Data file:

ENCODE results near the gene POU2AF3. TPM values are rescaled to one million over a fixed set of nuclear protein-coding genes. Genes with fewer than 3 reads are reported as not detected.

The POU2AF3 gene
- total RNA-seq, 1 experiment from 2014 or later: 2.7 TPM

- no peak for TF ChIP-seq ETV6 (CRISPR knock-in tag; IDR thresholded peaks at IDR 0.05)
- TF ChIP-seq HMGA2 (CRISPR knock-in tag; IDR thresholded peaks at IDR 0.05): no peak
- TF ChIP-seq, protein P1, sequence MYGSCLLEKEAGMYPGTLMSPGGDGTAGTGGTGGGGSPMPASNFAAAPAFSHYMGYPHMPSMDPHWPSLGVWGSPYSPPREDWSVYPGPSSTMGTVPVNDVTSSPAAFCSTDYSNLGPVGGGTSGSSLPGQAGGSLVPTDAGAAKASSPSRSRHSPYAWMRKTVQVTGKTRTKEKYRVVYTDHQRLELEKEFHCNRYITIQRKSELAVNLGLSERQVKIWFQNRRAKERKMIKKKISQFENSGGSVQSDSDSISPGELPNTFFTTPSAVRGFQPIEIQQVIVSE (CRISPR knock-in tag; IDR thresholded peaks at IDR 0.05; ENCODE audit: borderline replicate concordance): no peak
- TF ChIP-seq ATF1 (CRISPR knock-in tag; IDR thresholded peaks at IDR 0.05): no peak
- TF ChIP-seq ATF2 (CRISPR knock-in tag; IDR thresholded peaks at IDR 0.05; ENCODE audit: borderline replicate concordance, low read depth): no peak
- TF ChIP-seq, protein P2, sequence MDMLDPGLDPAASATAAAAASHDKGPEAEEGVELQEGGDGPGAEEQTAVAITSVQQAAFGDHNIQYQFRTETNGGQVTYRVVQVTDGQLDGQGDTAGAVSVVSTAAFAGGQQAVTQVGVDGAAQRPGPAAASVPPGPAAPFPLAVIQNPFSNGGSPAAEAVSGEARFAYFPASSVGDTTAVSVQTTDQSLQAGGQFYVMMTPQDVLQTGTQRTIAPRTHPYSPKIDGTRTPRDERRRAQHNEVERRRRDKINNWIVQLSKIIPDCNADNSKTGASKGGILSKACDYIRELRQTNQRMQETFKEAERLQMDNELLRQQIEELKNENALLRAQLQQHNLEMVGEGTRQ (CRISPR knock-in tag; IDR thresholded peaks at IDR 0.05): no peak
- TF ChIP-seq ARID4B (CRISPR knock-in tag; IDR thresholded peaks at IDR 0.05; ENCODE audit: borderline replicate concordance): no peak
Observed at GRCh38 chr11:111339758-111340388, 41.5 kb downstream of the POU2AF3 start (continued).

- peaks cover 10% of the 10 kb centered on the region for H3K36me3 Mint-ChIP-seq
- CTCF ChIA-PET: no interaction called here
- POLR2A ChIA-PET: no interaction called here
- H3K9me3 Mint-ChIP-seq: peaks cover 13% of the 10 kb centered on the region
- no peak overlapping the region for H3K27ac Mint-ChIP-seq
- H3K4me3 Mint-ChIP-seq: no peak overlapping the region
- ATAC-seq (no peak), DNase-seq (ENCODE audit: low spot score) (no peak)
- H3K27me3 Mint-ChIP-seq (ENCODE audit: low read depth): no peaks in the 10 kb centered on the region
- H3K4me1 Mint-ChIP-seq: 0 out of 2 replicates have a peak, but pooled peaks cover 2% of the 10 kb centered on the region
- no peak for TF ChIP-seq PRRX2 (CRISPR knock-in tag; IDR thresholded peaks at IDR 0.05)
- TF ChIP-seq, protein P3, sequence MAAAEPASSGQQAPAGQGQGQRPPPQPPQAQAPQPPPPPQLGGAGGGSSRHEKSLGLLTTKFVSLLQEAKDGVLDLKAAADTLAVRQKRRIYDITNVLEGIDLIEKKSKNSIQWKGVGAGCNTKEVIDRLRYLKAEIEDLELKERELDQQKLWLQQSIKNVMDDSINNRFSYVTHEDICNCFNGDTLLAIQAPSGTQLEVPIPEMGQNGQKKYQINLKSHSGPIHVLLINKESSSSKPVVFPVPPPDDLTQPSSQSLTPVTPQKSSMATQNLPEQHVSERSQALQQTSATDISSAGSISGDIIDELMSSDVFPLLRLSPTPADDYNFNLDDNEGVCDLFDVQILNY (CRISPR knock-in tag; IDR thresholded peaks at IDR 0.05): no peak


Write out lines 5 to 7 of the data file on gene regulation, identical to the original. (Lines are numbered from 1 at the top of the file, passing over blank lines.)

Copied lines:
- TF ChIP-seq HMGA2 (CRISPR knock-in tag; IDR thresholded peaks at IDR 0.05): no peak
- TF ChIP-seq, protein P1, sequence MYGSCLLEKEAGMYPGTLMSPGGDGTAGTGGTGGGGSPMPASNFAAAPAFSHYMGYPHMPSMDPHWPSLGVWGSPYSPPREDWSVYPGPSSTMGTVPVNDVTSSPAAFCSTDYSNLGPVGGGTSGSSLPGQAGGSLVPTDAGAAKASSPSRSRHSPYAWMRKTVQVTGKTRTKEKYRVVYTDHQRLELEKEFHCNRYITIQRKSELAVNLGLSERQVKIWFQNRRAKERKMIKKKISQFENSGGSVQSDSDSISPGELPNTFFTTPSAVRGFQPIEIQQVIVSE (CRISPR knock-in tag; IDR thresholded peaks at IDR 0.05; ENCODE audit: borderline replicate concordance): no peak
- TF ChIP-seq ATF1 (CRISPR knock-in tag; IDR thresholded peaks at IDR 0.05): no peak